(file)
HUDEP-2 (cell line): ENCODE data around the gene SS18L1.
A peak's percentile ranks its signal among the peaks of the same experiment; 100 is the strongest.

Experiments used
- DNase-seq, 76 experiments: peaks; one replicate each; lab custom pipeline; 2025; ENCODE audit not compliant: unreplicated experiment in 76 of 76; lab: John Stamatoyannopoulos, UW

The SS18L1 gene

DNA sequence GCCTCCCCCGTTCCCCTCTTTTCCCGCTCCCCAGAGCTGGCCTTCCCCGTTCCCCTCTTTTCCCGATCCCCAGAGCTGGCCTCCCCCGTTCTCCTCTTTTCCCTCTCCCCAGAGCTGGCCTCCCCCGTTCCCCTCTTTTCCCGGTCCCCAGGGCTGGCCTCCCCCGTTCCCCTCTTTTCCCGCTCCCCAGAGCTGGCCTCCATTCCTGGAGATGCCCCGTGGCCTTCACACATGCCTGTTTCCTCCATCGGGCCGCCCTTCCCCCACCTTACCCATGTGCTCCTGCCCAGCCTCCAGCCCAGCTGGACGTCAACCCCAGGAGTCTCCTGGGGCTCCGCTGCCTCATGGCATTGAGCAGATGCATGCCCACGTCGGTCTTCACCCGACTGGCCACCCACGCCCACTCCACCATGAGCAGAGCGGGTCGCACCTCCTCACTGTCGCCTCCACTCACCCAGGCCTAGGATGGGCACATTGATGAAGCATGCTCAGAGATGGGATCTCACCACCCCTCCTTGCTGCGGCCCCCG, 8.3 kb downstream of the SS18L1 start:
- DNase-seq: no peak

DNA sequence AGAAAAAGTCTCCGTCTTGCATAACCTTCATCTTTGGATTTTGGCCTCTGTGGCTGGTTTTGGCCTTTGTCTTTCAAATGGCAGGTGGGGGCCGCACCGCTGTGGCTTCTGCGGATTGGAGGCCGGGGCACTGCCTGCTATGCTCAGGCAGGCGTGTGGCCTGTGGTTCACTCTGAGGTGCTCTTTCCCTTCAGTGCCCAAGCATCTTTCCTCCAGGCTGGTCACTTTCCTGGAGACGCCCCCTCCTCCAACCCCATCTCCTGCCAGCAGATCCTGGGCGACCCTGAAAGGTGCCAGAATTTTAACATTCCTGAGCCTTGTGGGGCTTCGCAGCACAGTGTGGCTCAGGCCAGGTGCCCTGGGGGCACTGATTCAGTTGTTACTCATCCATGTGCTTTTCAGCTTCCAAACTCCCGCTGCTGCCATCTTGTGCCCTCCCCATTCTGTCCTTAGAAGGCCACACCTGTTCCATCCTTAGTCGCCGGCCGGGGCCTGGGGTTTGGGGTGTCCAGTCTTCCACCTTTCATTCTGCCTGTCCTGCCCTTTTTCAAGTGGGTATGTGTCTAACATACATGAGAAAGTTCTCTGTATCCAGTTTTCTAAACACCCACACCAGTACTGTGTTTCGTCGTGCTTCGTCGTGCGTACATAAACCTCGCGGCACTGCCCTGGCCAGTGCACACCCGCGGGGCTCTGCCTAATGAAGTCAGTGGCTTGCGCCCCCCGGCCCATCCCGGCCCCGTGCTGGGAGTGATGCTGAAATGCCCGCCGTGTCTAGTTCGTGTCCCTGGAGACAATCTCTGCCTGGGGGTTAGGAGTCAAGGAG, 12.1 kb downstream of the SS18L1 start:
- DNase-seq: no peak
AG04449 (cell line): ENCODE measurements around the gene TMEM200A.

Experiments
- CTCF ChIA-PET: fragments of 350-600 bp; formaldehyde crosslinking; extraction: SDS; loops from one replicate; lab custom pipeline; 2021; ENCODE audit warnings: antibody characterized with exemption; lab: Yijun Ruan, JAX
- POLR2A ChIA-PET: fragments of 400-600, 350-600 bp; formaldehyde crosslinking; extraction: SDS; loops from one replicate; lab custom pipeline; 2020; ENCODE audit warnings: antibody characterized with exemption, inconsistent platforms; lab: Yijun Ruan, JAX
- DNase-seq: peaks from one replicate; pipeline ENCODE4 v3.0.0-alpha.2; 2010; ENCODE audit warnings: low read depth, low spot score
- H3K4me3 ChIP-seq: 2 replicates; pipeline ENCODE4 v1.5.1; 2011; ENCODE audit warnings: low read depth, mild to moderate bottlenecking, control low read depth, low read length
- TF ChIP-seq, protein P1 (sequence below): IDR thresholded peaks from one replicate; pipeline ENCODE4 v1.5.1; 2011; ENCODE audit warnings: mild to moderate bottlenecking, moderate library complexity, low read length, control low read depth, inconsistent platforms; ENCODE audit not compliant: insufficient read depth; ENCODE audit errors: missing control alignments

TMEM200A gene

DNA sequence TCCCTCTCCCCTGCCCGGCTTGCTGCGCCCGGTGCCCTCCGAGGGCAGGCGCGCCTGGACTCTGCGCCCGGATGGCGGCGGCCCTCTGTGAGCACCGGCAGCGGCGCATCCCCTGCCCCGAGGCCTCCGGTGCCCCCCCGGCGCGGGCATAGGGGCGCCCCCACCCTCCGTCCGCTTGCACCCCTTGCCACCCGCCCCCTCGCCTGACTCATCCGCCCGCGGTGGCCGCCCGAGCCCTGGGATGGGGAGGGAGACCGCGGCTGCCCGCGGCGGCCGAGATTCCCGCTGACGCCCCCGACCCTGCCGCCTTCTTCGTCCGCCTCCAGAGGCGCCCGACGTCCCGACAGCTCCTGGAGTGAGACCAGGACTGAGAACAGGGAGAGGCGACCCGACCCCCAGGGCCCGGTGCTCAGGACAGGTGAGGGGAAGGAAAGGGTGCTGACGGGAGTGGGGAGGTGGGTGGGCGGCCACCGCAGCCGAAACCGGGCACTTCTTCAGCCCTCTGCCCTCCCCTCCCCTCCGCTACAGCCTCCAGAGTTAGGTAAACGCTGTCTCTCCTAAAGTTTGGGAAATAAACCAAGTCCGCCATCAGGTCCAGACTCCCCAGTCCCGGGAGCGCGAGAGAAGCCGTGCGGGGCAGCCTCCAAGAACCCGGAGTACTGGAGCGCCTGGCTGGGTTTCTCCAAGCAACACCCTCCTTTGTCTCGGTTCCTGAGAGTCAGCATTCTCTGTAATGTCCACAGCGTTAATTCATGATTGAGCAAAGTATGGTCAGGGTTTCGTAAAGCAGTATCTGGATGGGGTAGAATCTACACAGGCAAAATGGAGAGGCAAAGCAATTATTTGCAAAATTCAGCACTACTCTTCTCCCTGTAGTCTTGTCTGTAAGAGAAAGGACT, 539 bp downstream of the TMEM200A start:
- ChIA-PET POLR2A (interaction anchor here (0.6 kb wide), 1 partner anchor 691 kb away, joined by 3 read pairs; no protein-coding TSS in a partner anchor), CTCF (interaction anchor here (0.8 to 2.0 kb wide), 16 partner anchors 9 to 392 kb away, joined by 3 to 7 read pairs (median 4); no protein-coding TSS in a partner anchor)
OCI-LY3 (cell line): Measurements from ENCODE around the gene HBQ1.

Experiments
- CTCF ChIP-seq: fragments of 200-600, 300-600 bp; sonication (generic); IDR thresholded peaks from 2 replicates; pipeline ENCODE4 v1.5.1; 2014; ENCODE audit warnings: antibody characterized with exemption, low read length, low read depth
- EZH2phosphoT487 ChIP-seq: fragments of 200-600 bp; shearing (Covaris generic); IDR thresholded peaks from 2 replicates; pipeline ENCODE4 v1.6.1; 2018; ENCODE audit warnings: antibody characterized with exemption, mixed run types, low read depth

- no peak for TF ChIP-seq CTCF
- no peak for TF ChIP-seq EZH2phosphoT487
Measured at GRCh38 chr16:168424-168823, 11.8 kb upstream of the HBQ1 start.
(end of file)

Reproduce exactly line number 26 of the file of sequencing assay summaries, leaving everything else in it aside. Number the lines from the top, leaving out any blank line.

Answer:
Measured at GRCh38 chr16:168424-168823, 11.8 kb upstream of the HBQ1 start.